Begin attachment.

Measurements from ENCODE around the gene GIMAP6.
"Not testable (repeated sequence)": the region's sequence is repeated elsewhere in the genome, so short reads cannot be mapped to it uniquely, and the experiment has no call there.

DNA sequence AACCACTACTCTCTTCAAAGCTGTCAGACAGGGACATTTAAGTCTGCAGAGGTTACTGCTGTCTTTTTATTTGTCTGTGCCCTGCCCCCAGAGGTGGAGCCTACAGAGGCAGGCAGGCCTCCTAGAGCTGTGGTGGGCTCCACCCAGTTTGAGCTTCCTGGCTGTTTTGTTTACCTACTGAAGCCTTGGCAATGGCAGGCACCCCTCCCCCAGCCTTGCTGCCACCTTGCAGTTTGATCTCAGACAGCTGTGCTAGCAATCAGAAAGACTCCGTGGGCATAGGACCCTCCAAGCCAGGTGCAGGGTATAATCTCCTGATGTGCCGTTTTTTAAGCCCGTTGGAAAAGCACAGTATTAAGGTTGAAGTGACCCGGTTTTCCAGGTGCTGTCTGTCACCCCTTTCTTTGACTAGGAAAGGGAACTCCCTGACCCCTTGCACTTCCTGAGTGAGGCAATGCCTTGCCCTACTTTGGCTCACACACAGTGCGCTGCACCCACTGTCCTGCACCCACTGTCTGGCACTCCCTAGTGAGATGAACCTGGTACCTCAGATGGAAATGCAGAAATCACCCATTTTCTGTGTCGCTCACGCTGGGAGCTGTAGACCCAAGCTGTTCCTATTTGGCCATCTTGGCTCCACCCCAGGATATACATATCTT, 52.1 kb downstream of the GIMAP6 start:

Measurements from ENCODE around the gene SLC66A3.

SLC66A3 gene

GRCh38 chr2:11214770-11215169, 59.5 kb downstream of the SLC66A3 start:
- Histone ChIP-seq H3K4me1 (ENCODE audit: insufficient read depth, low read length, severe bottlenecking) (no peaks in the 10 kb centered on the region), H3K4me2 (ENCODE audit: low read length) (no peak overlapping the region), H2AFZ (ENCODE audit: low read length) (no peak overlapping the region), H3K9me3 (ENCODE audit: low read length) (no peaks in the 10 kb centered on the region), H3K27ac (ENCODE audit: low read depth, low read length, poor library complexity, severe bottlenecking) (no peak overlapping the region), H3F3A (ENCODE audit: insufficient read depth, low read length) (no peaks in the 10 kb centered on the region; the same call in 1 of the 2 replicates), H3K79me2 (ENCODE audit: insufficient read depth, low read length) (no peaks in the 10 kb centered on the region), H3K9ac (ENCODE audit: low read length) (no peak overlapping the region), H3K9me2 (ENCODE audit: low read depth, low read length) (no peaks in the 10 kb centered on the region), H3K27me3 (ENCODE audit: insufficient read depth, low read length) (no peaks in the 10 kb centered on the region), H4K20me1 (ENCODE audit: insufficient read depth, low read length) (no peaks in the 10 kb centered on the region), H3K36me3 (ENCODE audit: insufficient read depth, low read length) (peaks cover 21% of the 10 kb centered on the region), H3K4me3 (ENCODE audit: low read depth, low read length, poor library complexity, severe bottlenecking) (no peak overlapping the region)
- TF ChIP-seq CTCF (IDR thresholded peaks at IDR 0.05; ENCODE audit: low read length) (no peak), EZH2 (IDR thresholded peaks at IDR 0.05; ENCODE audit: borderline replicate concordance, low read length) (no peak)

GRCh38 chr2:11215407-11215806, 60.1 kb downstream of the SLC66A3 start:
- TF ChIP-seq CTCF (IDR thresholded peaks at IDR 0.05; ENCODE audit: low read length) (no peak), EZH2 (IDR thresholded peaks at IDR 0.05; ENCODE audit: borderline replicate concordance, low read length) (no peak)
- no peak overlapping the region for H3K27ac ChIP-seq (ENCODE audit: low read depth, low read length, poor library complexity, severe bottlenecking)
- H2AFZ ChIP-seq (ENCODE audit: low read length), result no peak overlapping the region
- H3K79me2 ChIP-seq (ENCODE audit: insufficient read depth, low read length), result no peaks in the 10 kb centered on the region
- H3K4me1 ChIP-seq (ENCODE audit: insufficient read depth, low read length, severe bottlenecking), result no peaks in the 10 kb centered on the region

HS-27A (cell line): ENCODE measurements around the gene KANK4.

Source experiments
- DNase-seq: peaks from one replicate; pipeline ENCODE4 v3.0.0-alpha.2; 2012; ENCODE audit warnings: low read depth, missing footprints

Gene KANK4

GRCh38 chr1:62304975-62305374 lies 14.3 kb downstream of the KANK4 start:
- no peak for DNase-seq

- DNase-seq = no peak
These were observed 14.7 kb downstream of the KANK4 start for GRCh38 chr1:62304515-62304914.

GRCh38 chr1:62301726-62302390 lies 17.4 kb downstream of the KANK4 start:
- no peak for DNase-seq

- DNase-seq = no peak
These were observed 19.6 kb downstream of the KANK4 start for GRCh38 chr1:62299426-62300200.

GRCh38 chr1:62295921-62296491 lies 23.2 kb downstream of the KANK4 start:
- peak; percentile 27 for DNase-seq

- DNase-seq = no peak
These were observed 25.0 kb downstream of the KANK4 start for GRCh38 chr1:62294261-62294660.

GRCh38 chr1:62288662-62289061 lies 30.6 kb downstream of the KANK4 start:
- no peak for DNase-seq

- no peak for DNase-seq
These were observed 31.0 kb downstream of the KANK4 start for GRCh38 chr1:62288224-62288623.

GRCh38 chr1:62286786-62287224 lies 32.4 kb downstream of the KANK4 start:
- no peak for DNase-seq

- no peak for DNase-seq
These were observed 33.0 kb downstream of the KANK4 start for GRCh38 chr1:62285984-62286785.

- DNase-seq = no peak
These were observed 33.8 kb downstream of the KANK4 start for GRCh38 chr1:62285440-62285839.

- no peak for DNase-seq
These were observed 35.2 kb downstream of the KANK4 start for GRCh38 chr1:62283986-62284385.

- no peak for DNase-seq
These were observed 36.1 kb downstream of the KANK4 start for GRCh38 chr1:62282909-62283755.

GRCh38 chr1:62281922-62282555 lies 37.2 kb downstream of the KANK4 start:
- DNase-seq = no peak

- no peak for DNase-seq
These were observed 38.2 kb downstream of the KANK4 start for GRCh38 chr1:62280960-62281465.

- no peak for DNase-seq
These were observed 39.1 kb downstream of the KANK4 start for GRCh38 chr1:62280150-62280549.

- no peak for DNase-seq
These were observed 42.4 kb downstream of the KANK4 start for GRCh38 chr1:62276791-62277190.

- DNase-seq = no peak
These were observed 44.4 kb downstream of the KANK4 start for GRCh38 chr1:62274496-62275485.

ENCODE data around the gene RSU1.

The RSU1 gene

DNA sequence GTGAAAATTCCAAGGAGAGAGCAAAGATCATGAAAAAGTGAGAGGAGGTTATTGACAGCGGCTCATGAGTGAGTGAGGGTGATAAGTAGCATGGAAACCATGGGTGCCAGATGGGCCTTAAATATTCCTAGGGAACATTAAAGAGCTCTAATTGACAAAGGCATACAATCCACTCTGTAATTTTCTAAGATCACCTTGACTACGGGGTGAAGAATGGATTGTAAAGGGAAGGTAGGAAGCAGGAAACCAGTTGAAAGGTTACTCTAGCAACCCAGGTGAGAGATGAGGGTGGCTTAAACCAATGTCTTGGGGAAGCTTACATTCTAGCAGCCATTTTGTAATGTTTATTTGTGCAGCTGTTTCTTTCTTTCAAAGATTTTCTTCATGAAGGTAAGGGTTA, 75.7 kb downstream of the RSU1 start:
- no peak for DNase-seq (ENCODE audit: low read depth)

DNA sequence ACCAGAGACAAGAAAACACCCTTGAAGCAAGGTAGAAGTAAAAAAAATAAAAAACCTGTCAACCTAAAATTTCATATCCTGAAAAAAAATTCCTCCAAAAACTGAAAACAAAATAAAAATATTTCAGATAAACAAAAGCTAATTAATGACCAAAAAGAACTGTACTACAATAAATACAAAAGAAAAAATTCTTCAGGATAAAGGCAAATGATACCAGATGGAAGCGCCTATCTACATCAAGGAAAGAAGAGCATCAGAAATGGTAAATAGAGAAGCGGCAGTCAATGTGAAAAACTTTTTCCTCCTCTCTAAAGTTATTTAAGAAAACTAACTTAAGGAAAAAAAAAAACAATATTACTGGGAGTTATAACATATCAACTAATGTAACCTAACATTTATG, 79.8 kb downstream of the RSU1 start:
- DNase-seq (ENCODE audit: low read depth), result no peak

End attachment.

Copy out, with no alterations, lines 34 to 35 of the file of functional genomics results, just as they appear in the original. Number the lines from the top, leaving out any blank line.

These were observed 31.0 kb downstream of the KANK4 start for GRCh38 chr1:62288224-62288623.

GRCh38 chr1:62286786-62287224 lies 32.4 kb downstream of the KANK4 start: